Restaurant review | The Red Church – "Industrial chic and good eats"

St George’s newest, cosiest restaurant opens just in time for a Covid autumn

Following the transformation of The Christmas Steps pub in the city centre, Tom Frost and Jake Applebee of the highly successful Crack Magazine and Dave Smeaton of Bedminster’s Spotted Cow gastropub have joined forces for The Red Church.

The Red Church, I soon find out, is not a church at all, but a heavily renovated Lloyds branch – there’s exposed brickwork from the original bank vault, high ceilings, jet-black walls, dark suede booths, vintage lamps and a massive 10-seater table with a sunflower
bouquet centrepiece.

It’s hygge-inspired with a slight edge and you can tell that Bristol’s coolest diners will be flocking to the restaurant this winter, corduroy kick-flares a-flaring, for a plate of orzo or a portobello mushroom burger.

The menu’s got some solid standards – you can count on affogato with honeycomb being really good, for example – as well as some slightly wilder cards like tomato, chickpea and mussel stew. Ingredients are locally sourced where possible and the prices are modest, with main dishes mostly hitting the £10 mark, with a 10oz sirloin steak for £17.95.

After sanitising and masking up, we’re taken to the mezzanine which overlooks the downstairs diners, bar and DJ decks. The newly-installed Pinewood Studios sound system with line arrays bigger than our table will host local DJs on weekends – the bookings already run to Christmas featuring funk and boogie connoisseur Jay L and WOMAD resident John Stapleton.

Covid has thrown a little spanner in the works – the restaurant was due to open in April and while  restrictions are in place the bar will close at 10pm, but one day the venue will be open until 1am on Fridays and Saturdays.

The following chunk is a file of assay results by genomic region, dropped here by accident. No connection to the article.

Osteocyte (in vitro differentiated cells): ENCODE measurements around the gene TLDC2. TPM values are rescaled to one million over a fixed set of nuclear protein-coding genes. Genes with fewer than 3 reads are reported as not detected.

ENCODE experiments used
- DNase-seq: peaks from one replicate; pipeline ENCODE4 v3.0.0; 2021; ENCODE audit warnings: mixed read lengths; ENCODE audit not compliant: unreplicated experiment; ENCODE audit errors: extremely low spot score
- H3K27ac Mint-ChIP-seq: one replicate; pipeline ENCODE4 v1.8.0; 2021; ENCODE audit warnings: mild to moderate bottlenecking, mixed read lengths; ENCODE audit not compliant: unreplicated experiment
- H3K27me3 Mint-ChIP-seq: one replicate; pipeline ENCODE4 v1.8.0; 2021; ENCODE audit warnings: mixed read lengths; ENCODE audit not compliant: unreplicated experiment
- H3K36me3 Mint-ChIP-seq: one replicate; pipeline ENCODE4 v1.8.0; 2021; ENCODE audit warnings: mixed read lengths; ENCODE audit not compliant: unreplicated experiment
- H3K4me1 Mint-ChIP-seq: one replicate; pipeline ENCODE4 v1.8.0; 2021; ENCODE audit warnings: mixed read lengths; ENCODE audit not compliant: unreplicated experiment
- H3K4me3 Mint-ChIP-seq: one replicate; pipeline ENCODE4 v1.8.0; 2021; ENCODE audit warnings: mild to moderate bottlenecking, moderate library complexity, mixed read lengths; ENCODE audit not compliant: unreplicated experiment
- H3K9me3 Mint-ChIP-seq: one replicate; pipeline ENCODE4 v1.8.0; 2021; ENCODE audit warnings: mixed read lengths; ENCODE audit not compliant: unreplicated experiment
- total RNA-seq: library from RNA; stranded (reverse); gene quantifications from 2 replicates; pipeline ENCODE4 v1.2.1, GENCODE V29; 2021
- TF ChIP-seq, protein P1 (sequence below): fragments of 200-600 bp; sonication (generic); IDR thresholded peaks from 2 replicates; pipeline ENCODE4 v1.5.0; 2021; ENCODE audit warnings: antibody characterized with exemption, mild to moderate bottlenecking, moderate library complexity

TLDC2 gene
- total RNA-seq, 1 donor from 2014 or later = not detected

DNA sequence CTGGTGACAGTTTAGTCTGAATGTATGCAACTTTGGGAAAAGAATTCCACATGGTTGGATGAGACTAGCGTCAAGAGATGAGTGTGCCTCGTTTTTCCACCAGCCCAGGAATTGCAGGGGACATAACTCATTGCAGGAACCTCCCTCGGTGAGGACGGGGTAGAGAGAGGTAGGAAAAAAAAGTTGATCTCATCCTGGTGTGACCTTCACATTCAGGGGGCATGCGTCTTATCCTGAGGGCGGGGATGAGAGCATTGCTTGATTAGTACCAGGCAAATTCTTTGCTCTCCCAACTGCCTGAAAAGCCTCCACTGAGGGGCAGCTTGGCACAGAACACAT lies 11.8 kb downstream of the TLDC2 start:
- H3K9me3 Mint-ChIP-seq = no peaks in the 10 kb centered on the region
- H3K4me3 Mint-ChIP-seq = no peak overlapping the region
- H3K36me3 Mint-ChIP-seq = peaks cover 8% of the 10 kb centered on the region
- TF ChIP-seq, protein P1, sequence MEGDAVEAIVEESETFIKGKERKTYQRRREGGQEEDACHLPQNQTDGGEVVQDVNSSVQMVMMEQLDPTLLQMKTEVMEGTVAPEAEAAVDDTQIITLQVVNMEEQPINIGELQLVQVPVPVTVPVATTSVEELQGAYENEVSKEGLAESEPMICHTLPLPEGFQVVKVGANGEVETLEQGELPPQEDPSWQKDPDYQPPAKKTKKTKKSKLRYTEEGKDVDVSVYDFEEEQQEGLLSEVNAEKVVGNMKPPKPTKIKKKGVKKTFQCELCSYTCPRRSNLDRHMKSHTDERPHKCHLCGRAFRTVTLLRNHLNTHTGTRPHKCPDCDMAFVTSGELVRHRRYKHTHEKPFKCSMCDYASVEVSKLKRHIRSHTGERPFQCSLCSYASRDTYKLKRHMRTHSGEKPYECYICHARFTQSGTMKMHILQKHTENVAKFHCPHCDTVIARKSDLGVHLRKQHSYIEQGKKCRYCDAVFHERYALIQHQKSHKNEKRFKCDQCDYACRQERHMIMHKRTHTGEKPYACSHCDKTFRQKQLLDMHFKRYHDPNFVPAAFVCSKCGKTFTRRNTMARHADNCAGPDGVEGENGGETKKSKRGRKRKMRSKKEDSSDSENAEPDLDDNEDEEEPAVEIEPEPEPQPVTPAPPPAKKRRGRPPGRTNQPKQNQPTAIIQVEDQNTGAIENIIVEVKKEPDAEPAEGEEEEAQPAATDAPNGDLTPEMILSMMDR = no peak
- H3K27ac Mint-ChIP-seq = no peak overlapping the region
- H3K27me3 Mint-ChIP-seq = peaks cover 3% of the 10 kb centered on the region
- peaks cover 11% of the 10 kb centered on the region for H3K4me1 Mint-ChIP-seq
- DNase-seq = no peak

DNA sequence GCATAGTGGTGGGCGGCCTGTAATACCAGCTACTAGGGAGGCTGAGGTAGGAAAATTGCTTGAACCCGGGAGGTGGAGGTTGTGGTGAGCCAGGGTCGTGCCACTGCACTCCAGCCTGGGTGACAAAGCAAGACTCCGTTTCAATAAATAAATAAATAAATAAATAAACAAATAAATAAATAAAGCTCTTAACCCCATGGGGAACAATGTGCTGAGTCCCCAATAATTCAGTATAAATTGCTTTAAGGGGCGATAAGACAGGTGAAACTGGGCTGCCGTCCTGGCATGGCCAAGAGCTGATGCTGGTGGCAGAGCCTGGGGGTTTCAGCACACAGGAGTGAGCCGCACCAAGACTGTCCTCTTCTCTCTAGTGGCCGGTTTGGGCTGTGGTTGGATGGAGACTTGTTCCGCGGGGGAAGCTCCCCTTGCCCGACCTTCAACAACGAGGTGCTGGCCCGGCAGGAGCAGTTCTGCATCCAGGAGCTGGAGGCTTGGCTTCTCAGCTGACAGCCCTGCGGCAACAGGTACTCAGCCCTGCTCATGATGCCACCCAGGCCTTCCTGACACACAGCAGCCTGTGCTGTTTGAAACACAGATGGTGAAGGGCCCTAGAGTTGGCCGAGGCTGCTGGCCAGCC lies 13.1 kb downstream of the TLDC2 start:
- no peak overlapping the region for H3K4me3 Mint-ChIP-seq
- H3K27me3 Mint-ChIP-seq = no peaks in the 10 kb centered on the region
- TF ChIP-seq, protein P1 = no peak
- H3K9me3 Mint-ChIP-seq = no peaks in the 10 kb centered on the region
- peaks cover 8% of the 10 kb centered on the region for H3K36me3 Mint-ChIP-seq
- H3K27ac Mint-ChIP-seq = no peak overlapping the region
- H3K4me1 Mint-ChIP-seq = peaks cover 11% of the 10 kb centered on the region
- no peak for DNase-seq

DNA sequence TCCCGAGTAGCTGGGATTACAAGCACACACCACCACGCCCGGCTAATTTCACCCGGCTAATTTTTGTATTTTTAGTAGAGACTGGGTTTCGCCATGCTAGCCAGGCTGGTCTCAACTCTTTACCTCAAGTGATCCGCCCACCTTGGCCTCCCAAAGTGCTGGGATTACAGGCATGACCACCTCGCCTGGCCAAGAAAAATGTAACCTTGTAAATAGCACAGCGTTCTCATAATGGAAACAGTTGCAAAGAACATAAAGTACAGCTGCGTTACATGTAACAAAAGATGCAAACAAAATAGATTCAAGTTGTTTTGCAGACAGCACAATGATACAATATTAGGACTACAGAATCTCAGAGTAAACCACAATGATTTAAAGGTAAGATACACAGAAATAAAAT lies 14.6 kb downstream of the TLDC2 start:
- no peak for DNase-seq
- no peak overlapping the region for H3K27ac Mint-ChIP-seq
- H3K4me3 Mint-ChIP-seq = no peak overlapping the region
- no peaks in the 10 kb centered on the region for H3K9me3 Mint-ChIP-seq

Fronted with a beautiful reclaimed wood counter, the bar is fully stocked with every spirit imaginable and local craft beer on tap from Arbor, Bristol Beer Factory, Lost and Grounded and Twisted Oak. There’s also an extensive wine list – we pick a dry Syrah rosé to start
things off. 

Head chef Simon Miller (The Ethicurean) has done an excellent job of curating a menu to transition the seasons, with dishes that combine sunshiney flavours with autumnal brothiness.

The heritage tomato salad tastes like a remnant of summer – juicy tomatoes and cubes of melon sit alongside creamy goats curd, complimented by basil leaves and topped by crunchy croutons. 

The braised shin of beef with crispy onions, fleshy mushrooms and pecorino romano manages to be meaty and light at the same time. The tomato, chickpea and mussel stew is fragrant and delicate, the mussel not at all overwhelmed by tomato.

For mains we have pizzas that are at once crispy and delightfully doughy, with rich, sweet tomato bases and smokey pepperoni. I go for a vanillery Beaujolais that’s so good I order it twice. The brownie dessert with tangy raspberry puree is lacking in fudginess, taking it more towards cake than pudding territory, but it’s vegan so I’ll let it off.

Book in at The Red Church for Sunday lunch with friends and family, or a mid-week date night.

The Red Church, 190 Church Road, St George, Bristol, BS5 8AE / theredchurch.net

Caitlin Bowring

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